In order to promote local artists, The Basement tries to bring local music to the Lansing area via the airwaves. Each Thursday night, the show features artists from Michigan. The artists either submit their own demos to the show or are discovered by co-hosts Brewington and third-year veterinary student Kate Brackney. “My favorite thing to do is to see a band I’ve never seen before and play them on air,” Brewington said, adding that The Basement tries to play what its listeners want to hear. “We try to take to hear feedback that is genuine. What we play is a reflection of what we know.”
Both Magdalena’s Tea House and The Basement see the Lansing area as a microcosm of the sundry music of Michigan, and recently implemented local noise ordinances have also stifled the local music scene. The East Lansing noise ordinances prohibit having a live band or disc jockey or other live entertainment under penalty of a $1,000 fine or a $500 fine and 72 hours of community service. Brackney said there are still many house shows in the student housing community, but they have to stay underground for fear of being caught by the police. “You have to adapt to what’s legal,” she said.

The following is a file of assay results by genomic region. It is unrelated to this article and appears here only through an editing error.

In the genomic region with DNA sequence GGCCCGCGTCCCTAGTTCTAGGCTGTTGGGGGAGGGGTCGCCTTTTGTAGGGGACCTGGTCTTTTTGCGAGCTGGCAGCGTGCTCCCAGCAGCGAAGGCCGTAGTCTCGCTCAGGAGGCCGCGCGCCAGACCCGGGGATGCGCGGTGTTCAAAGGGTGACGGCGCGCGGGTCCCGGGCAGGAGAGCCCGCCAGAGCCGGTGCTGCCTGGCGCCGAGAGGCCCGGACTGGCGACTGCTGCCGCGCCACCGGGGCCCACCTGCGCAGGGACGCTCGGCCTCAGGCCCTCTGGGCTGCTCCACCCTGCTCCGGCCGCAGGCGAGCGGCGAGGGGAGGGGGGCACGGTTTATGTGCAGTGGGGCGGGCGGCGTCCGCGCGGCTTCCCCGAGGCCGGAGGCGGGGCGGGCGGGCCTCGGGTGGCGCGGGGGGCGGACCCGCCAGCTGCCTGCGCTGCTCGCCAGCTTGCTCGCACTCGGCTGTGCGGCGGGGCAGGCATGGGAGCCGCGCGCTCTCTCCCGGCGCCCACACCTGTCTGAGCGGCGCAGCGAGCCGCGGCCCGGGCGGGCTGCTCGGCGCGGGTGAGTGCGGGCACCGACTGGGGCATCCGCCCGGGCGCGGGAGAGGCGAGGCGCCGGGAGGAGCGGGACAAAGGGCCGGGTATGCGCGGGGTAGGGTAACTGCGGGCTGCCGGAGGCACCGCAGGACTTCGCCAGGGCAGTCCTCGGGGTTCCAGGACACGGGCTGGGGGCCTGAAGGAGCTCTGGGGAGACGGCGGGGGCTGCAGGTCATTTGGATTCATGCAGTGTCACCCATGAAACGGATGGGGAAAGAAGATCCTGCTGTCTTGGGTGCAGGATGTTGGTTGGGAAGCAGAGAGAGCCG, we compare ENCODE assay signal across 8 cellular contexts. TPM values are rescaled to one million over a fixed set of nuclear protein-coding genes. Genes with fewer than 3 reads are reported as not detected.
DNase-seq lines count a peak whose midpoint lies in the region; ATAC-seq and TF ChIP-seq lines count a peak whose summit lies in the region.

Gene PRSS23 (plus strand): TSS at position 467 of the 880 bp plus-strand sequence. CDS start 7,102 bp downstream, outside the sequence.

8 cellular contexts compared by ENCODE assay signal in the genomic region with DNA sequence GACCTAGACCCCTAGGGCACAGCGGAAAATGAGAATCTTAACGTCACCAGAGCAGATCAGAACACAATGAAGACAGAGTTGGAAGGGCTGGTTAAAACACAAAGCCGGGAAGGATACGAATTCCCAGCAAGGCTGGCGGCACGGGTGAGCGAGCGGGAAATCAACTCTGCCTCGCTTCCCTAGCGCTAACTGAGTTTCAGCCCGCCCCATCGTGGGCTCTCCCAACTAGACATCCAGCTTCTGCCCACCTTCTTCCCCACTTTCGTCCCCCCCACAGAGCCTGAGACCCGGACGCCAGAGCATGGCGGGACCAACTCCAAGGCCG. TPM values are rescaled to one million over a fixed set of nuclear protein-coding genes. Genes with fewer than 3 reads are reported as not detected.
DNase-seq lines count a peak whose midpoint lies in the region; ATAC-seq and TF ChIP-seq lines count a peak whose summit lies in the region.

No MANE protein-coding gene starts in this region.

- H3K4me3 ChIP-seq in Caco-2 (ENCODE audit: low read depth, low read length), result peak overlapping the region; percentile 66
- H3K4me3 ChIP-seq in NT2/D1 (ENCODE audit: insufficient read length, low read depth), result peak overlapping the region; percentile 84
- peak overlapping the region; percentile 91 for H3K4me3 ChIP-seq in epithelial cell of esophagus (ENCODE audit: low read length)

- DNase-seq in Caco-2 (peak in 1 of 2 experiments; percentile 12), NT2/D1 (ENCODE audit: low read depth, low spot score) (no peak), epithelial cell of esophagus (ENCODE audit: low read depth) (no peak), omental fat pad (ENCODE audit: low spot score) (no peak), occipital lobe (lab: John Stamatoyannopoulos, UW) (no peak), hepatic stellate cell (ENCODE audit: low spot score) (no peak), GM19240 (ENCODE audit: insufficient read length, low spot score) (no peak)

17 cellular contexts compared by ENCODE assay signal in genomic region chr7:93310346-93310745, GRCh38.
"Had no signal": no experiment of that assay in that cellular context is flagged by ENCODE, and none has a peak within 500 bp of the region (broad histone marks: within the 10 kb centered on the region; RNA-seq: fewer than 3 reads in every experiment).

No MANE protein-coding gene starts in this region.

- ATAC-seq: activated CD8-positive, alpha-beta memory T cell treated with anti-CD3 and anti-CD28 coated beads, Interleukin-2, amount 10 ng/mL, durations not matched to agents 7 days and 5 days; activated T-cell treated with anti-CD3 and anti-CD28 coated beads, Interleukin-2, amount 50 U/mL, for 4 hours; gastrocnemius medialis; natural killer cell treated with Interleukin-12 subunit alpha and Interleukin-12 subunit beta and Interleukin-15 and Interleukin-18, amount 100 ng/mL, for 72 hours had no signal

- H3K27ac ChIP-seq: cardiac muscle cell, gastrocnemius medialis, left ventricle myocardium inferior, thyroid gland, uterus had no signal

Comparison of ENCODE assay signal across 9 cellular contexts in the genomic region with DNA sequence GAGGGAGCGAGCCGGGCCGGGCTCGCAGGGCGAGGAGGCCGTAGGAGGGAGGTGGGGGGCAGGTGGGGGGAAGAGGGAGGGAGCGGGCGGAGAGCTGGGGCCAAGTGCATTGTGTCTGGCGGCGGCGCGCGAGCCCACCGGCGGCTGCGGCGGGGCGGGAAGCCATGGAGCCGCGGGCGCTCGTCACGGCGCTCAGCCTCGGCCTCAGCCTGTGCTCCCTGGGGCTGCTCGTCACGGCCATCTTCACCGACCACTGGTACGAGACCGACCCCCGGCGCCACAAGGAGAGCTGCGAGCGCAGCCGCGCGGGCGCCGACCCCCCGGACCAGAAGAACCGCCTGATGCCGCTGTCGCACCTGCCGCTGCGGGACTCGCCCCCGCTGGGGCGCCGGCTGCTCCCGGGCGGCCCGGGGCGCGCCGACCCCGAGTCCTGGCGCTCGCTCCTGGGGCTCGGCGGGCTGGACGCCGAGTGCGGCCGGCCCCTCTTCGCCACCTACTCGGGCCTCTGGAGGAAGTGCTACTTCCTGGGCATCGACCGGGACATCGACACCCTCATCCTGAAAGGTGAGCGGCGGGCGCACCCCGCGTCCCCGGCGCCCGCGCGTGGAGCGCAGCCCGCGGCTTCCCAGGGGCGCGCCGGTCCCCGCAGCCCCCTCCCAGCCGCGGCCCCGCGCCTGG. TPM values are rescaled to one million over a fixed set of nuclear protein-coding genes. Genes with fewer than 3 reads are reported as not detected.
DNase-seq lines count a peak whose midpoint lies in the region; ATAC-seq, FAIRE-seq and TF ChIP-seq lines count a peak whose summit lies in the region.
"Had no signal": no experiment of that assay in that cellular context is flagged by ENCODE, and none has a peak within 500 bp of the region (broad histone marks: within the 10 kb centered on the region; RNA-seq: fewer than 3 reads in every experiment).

Despite the smothering ordinances and rampant influence of cover bands, there are still many local shows with local artists to see – it just boils down to the matter of finding them. A lot of times, promotion is the most difficult step for these young artists trying to establish a name for themselves, and small venues like Magdalena’s Tea House provide this atmosphere. “We also recognize the fact that people appreciate amateur bands being able to come and have a place,” Fossum said. “If they can bring out 20, 30, 40 friends, then they can play here. That’s different than some of the spaces in town that are strictly performance-based.”
The Basement, with its attitude of promoting local music, is another avenue for artists to use to make themselves known. “We try to announce as many shows as we can over the air,” Brackney said. “Michigan has more to offer than Eminem and Kid Rock. It has a genuine music scene.”